(Reuters) - The COVID-19 pandemic is severely affecting the care of sick or premature newborn babies, with many being unnecessarily separated from their mothers and put at risk of death or long-term health problems, global health experts said on Tuesday.
Two new studies cited by the World Health Organization (WHO) found that thousands of neonatal healthcare workers are not allowing mothers with confirmed or suspected COVID-19 infections to have skin-to-skin contact with their newborns, and nearly a quarter of those surveyed are not allowing breastfeeding.
Yet keeping mothers and babies together and encouraging all babies to have so-called “kangaroo mother care” – which involves early and very close contact between a mother and a newborn - could save more than 125,000 lives, according to a study published in the Lancet EclinicalMedicine journal.
Newborn babies all over the world have “a right to the life-saving contact they need with their parents”, and this should not be denied due to the COVID-19 pandemic, said Anshu Banerjee, a WHO expert in maternal and newborn health.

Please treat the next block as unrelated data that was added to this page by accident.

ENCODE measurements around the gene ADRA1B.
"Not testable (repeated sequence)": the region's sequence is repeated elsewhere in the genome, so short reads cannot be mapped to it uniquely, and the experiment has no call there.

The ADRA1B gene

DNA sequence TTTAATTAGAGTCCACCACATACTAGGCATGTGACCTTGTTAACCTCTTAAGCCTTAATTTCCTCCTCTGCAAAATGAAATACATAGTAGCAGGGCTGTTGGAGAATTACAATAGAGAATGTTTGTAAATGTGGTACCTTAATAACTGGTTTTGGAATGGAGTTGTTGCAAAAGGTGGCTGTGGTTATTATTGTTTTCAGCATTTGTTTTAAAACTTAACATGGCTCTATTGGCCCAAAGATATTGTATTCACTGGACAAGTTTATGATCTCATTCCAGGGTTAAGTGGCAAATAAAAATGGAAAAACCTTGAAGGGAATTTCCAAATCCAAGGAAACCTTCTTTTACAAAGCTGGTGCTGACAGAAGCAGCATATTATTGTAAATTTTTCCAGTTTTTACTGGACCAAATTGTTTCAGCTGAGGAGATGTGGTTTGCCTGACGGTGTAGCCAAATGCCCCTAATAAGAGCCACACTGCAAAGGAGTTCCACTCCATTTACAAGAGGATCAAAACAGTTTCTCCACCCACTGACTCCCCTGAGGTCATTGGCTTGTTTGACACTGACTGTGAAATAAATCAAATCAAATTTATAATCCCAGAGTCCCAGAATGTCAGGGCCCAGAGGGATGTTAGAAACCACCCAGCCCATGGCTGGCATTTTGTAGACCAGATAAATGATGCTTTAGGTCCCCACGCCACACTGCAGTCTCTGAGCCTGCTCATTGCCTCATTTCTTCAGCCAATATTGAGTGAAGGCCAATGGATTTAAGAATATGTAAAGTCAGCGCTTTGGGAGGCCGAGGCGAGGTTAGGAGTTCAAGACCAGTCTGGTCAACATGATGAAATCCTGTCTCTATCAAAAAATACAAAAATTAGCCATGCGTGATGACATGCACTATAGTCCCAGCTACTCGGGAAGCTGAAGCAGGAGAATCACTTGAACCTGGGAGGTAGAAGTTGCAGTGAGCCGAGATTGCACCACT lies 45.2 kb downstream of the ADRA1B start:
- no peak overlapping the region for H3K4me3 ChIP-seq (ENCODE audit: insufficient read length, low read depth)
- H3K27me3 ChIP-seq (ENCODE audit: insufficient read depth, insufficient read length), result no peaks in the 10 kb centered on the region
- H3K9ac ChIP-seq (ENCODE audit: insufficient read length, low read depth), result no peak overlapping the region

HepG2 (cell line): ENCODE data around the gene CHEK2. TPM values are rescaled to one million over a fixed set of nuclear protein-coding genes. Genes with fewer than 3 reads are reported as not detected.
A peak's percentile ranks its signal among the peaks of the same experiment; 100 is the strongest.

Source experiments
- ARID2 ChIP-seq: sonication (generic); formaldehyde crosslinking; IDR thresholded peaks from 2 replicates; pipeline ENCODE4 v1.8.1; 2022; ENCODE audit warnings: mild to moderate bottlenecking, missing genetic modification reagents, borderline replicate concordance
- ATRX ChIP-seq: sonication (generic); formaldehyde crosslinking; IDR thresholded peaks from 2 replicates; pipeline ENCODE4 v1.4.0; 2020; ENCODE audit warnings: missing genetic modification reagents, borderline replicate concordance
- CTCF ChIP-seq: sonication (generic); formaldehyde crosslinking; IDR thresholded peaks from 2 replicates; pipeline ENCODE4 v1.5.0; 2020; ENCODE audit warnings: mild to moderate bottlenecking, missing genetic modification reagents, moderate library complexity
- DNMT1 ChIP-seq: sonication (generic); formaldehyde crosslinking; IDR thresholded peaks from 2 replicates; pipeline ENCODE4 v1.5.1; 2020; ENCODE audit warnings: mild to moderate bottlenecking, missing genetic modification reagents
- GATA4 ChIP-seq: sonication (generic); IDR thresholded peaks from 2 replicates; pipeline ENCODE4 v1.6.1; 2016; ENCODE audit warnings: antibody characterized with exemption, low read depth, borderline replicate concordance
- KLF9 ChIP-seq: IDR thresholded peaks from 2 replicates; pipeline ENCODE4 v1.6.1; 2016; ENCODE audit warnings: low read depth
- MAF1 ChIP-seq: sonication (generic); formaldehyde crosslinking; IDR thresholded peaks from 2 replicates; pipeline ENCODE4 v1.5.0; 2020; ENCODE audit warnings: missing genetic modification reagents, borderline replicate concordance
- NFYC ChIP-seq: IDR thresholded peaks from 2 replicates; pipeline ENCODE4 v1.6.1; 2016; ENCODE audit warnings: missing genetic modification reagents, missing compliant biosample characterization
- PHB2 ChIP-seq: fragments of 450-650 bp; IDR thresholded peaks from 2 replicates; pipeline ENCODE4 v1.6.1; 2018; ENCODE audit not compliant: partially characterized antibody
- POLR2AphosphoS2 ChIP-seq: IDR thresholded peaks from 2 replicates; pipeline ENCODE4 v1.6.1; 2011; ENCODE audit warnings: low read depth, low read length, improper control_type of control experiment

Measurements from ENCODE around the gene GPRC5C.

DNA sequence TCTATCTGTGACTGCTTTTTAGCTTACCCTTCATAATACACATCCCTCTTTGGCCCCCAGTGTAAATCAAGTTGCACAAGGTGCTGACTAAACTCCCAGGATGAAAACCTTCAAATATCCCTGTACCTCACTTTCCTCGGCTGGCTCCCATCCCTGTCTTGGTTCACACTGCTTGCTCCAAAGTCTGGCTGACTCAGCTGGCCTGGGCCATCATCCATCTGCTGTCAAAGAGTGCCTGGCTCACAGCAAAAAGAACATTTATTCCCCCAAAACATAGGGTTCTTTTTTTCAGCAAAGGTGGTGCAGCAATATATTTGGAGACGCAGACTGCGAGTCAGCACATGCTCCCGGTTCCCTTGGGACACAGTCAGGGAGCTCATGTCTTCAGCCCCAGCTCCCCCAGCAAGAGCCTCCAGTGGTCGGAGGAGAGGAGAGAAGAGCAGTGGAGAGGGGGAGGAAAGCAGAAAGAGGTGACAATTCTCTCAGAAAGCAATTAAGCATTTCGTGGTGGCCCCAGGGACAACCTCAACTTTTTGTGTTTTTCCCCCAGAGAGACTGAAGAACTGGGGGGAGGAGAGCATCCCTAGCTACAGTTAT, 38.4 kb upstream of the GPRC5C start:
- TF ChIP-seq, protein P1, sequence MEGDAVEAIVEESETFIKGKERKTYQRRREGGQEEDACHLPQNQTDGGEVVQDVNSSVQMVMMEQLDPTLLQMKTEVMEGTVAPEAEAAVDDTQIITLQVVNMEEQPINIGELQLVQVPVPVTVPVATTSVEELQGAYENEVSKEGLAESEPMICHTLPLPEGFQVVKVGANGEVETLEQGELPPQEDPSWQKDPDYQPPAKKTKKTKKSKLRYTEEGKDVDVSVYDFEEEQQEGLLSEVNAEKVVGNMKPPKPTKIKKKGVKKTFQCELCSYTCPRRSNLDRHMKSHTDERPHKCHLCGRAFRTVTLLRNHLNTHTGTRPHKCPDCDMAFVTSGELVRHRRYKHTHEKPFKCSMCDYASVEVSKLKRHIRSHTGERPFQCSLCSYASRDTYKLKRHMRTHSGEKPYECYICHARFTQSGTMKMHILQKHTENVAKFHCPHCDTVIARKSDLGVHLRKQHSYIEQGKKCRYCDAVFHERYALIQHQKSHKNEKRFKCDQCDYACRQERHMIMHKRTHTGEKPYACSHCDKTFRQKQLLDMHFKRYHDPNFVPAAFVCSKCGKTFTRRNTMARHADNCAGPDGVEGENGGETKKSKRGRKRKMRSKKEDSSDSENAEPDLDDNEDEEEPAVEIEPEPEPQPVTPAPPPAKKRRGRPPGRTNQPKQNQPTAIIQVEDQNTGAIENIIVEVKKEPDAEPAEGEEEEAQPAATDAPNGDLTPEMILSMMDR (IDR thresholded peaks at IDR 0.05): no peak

“Decades of progress in reducing child deaths will be jeopardized unless we act now,” he said in a statement.
The WHO says mothers should continue to share a room with their babies from birth and be able to breastfeed and have skin-to-skin contact – even when COVID-19 is suspected or confirmed.
But a study in the BMJ Global Health journal found that two-thirds of 1,120 healthcare workers surveyed worldwide said they would separate mothers and babies with a positive COVID-19 test or if it was not clear whether they might have COVID-19.
More than 85% of those surveyed reported fearing for their own health, with personal protective equipment (PPE) shortages, stress and safety among the key concerns. In some hospitals, the survey found, vital resources including staff and oxygen supplies were being moved from newborn wards to COVID-19 wards.
Reporting by Kate Kelland; Editing by Mark Heinrich
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